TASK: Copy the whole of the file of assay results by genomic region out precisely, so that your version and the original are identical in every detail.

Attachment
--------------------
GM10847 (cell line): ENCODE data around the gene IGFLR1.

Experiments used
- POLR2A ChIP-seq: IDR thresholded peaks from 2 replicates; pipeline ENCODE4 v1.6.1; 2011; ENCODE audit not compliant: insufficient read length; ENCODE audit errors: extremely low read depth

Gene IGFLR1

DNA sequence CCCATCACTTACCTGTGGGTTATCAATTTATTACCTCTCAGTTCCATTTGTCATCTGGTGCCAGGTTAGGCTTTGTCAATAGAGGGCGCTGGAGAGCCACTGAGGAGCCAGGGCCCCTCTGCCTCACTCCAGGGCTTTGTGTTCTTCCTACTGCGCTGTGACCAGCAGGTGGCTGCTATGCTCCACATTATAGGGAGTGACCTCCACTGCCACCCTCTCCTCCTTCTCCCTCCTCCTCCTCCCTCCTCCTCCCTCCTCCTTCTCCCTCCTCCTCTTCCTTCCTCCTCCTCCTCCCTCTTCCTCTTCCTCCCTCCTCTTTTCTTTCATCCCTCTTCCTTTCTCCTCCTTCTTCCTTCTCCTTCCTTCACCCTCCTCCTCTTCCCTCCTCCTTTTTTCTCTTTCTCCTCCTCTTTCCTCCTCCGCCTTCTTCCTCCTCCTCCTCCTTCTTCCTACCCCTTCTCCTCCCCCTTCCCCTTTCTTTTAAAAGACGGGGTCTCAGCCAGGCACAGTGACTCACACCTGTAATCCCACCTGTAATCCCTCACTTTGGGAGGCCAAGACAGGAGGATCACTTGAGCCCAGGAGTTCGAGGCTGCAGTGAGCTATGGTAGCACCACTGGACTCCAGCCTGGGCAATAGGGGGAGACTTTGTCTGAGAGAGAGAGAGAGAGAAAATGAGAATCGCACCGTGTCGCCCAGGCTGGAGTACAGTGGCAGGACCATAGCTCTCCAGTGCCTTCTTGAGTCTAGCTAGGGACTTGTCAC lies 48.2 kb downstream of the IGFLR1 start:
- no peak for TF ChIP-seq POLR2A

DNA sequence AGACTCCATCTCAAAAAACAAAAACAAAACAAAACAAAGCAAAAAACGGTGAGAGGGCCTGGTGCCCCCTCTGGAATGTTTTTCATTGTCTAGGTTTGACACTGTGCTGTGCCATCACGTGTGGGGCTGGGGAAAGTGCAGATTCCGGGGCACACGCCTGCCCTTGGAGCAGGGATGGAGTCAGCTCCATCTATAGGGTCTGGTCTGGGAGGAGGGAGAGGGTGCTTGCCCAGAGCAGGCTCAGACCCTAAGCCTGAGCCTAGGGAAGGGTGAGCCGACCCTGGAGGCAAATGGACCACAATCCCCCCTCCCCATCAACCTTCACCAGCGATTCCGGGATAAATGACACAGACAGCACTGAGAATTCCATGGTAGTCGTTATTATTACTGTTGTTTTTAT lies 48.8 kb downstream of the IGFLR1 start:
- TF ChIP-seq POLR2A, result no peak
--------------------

GM10847 (cell line): ENCODE data around the gene IGFLR1.

Experiments used
- POLR2A ChIP-seq: IDR thresholded peaks from 2 replicates; pipeline ENCODE4 v1.6.1; 2011; ENCODE audit not compliant: insufficient read length; ENCODE audit errors: extremely low read depth

Gene IGFLR1

DNA sequence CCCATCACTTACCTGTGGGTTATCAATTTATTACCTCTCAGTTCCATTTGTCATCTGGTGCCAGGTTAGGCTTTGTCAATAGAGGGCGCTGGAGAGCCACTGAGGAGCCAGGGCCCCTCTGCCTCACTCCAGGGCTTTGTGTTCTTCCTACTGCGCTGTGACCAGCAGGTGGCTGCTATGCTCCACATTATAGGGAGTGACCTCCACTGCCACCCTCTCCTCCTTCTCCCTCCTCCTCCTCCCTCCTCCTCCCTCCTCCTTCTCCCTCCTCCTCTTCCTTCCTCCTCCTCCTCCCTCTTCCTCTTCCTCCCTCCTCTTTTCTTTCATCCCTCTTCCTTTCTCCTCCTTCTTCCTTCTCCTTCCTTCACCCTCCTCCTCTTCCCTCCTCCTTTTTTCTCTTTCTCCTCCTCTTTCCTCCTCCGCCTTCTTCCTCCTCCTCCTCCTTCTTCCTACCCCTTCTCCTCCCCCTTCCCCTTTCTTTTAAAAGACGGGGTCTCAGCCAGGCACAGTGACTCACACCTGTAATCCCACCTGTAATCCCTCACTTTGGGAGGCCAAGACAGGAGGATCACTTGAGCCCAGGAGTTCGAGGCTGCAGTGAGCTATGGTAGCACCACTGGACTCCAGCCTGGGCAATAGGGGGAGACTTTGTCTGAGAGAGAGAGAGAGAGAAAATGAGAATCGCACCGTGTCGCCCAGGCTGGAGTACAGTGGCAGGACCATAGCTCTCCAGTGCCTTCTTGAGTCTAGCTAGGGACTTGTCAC lies 48.2 kb downstream of the IGFLR1 start:
- no peak for TF ChIP-seq POLR2A

DNA sequence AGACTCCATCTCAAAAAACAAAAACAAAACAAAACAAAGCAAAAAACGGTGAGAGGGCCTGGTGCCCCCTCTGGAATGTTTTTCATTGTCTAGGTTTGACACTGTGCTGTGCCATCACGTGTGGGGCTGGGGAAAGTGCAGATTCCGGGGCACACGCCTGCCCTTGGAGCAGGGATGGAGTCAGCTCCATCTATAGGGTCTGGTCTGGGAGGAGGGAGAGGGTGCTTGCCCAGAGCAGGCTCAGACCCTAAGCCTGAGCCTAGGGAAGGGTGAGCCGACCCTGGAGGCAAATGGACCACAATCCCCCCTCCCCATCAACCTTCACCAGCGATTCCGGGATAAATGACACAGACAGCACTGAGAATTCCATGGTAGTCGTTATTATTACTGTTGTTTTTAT lies 48.8 kb downstream of the IGFLR1 start:
- TF ChIP-seq POLR2A, result no peak